Risks associated with the fund
The value of investments and the income from them will fluctuate. This will cause
the fund price to fall as well as rise. These fluctuations may be more extreme in
periods of market disruption and other exceptional events. There is no guarantee
the fund objective will be achieved and you may not get back the original amount
If the share class is hedged (H share class), it aims to mirror the performance of another share class. We cannot guarantee that the hedging objective will be achieved. The hedging strategy will limit holders of the hedged share class from benefiting if the hedged share class currency falls against the euro.
The fund may take short positions through the use of derivatives. Short positions
reflect an investment view that the price of the underlying asset is expected to fall
in value. Accordingly, if this view is incorrect and the asset rises in value, the short
position will cause the fund to incur a loss.
Currency exchange rate fluctuations will impact the value of your investment.
Derivatives may be used to generate exposure to investments exceeding the net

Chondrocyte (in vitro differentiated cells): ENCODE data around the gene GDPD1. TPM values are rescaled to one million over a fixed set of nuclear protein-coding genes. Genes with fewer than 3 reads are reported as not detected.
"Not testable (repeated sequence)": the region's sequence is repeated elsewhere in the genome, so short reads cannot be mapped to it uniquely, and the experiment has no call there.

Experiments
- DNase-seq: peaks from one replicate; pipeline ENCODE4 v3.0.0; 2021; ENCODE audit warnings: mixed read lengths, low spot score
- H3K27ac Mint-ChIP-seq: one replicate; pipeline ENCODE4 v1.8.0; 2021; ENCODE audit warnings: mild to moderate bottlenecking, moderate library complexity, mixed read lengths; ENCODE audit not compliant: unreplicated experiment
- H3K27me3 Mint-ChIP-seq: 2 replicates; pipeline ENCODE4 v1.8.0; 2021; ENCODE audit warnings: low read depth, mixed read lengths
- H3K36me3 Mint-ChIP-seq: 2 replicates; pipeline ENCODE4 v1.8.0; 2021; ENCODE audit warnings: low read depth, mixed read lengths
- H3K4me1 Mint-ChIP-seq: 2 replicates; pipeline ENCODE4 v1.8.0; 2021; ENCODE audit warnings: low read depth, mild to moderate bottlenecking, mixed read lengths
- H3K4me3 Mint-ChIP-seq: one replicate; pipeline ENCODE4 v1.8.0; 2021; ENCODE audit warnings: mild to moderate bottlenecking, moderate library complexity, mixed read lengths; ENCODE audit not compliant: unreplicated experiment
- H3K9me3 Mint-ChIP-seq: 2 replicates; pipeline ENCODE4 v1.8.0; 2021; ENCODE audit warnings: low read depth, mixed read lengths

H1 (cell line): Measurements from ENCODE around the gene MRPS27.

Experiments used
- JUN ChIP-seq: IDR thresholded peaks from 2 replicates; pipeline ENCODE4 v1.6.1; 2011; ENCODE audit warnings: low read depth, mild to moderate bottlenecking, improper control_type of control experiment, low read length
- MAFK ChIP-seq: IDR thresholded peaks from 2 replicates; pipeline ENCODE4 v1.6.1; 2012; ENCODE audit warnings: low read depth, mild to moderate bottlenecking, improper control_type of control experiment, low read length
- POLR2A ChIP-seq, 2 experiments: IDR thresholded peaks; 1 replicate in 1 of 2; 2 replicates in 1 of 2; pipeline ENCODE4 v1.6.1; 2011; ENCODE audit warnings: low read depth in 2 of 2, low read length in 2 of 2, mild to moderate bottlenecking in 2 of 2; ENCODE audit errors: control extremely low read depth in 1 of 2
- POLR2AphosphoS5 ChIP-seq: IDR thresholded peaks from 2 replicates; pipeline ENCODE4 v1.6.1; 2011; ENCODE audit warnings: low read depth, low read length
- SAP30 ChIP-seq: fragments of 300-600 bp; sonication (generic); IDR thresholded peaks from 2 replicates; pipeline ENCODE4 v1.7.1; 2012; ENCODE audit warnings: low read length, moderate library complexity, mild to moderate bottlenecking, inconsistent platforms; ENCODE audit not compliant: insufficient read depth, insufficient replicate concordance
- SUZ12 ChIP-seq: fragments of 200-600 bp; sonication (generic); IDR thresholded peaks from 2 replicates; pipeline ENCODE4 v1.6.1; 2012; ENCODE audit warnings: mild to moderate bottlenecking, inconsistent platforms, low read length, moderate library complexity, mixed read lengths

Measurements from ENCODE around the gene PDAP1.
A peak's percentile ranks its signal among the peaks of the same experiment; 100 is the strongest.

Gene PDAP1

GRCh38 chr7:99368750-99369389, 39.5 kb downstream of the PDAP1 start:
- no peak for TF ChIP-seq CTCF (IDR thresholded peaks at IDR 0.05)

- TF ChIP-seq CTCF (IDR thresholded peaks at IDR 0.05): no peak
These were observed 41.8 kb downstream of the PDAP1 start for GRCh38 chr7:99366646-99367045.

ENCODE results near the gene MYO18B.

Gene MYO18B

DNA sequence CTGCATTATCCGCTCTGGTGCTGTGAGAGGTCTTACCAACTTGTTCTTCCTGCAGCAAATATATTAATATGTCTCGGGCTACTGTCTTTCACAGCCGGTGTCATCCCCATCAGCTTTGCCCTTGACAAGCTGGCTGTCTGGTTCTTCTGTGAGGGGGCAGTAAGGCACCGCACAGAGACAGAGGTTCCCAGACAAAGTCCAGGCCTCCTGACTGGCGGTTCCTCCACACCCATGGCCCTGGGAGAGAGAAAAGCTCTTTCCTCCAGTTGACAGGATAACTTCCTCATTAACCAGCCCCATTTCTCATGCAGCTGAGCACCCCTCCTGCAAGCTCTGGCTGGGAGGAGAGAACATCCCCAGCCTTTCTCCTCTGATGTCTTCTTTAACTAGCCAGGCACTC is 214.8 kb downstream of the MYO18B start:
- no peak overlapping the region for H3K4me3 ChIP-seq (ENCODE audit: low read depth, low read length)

asset value of the fund, thereby exposing the fund to a higher degree of risk. As a
result of increased market exposure, the size of any positive or negative movement
in markets will have a relatively larger effect on the net asset value of the fund. The
additional exposure will however be limited to such an extent as to not materially
increase the price fluctuations of the fund, in comparison to equivalent funds that do not use derivatives in this way.
The value of the fund will fall if the issuer of a fixed income security held is unable to pay income payments or repay its debt (known as a default). Fixed income securities that pay a higher level of income usually have a lower credit rating because of the increased risk of default. The higher the rating the less likely it is that the issuer will default, but ratings are subject to change.
In difficult market conditions the value of certain fund investments may be less predictable than normal and, in some cases, this may make such investments harder to sell at the last quoted market price, or at a price considered to be fair. Where market conditions make it hard to sell the fund’s investments at a fair price in order to meet customers’ sale requests, we may temporarily suspend dealing in the fund’s shares.
The fund manager will place transactions (including derivative transactions), hold positions and place cash on deposit with a range of counterparties (institutions). There is a risk that counterparties may default on their obligations or become insolvent.
The Fund allows for the extensive use of derivatives.